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Park Lane receives five green stars


Vertical and horizontal fins minimises sunlight infiltration, reducing heat loading at 17 Park Lane, developed by Assetmatrix on behalf of Gutsche Investment and Management Company.

Green development should become the norm rather than the exception, says Vivienne Gutsche, managing director of Assetmatrix, which is committed to practising what it preaches by improving sustainability and green ratings on each build it is involved in.

The Green Building Council of South Africa has awarded a five-star Green Star rating to 17 Park Lane building at Century City, which was developed by Assetmatrix on behalf of Gutsche Investment and Management Company (GIMCO), a property investment company based in Port Elizabeth.

Phil Gutsche of GIMCO says the company wanted to further invest in the property portfolio already owned by GIMCO in Cape Town.

“At Park Lane, the Assetmatrix team assimilated what they had learned on their previous green development – also a GIMCO project – and have improved on systems to achieve an even better working environment as well as an ecologically sound building,” says Gutsche.

“From conception, the professional team designed Park Lane to be flexible in the way it is tenanted and also achieve a five-star green rating. As a result of this successful development, GIMCO is now considering further property development and investment in the Western Cape.”

“The professional team all had the same vision and worked together towards a common goal – to achieve an outstanding green rating – and as an added bonus this was done on time and within budget,” says Vivienne Gutsche.

According to the Terramanzi Group, the green building design consultants involved with the planning and later assessment of the building along with the submission to the GBCSA, the 61 weighted points achieved is an outstanding feat.

“The five-star Green Star requirements are stringent and include evaluation of the building as well as the future management and use of the building,” says Fabio Venturi of the Terramanzi Group.

Paul Truscott, the consulting architect at MLH Architects on 17 Park Lane, says several factors were taken into account in designing this building.

“Apart from adhering to GBCSA’s guidelines, we also had to bear in mind the Century City Property Owners Association guidelines for the Park Lane precinct, such as low mono-pitch roofs and small building forms. To meet these requirements and still use all the space available on the four erven, the “look” of smaller buildings was put in place, with glass “boxes” joining them to create the 3 629m² building,” says Truscott.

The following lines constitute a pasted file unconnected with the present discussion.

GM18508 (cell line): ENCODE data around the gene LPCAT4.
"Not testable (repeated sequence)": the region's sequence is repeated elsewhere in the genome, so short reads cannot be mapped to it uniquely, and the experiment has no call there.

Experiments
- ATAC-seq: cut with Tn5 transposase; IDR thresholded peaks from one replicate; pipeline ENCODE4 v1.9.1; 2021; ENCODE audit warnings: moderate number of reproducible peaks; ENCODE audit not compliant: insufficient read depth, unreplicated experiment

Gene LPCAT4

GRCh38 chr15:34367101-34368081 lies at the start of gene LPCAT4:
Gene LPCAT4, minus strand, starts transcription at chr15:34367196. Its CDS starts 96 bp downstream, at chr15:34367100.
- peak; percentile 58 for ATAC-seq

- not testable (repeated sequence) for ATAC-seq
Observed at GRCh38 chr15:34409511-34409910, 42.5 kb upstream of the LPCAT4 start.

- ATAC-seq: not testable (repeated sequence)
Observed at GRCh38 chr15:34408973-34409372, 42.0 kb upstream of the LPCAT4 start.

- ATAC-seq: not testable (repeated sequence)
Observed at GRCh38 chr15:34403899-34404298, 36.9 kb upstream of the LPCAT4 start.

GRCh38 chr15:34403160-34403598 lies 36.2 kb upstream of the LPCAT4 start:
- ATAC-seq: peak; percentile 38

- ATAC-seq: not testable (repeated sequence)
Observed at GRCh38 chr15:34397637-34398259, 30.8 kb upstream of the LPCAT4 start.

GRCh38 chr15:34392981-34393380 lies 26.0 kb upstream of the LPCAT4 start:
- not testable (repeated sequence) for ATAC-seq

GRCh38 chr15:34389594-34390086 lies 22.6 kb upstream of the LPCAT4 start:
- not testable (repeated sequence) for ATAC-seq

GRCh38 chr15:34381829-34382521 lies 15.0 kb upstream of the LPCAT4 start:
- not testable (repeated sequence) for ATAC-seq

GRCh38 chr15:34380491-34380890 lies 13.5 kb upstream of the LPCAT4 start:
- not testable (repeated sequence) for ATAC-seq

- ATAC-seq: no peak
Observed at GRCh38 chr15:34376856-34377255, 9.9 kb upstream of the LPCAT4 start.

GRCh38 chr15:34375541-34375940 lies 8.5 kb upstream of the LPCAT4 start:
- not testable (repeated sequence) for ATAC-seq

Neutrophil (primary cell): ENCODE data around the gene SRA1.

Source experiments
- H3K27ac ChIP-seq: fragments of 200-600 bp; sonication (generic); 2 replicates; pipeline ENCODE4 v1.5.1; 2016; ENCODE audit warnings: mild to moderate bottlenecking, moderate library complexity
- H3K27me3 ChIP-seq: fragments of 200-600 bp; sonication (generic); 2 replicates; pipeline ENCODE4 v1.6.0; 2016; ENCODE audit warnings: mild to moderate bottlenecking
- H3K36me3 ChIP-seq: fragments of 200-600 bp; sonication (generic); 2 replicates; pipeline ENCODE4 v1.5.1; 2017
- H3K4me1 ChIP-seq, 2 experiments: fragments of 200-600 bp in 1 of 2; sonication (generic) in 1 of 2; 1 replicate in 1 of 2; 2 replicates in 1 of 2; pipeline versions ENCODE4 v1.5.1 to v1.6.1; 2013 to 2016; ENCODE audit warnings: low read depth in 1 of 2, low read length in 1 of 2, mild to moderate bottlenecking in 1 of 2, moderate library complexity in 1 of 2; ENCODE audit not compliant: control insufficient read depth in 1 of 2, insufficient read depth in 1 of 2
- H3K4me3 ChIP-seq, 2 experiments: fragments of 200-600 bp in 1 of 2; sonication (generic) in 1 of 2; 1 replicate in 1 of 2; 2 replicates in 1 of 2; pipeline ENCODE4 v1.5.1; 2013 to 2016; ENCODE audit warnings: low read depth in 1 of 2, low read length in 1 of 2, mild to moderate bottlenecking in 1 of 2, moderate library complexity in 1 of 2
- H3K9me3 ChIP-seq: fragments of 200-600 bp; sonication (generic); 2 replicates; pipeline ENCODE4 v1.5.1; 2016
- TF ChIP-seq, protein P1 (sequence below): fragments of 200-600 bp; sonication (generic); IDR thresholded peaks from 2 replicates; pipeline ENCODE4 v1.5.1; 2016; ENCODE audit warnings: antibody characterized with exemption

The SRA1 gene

External vertical and horizontal sun control fins minimise sunlight infiltration and reduce heat loading inside the building. The building width has been optimised to maximise natural light penetration, so less artificial lighting is needed, which in turn reduces energy consumption.

The modern building management system monitors and controls energy consumption, and records the usage of all building services such as electricity, lighting, air-conditioning and airflow adjustments, water consumption, standby generator, and other electronic installations.

Cyclist facilities have been installed, from secure bicycle parking to showers and locker facilities. Dedicated bays for recharging electrical cars have been provided and the building is also situated to enable staff to make use of the comprehensive public transport system at Century City.

“This encourages people to think about using alternatives to their cars to get to work, or to use greener methods of transport,” says Truscott.

Water consumption has been addressed and kept to a minimum, with indigenous plants chosen for the communal garden. They will only need to be watered for the first year and will not need further watering after this. In the meantime, only non-potable water is used in the gardens, says Venturi.

Recycling of all waste has also been addressed with full recycling facilities in the basement.

“For a building like this to work and to keep the green rating viable the tenants need to buy into and be committed to the project,” says Vivienne Gutsche.

“To help them do so, Terramanzi Group have provided a building users’ guide, which explains in detail how the facility operates and how the various green initiatives are implemented – from energy usage and environmental strategies, heating and cooling in the building, transport, recycling, and so on. This will ensure that the tenants reap the rewards of working in a green environment in the future.”

The professional team at 17 Park Lane included: MLH Architects (architects), DSV Consulting (electrical engineers), Sutherland and Associates (fire engineers, lift specialists and mechanical engineers) De Leeuw (quantity surveyors), S&T Consulting Engineers (structural engineers), Terramanzi Group (green building design consultants), Tri-Star Building, Cape (main building contractor), Assetmatrix (project manager).


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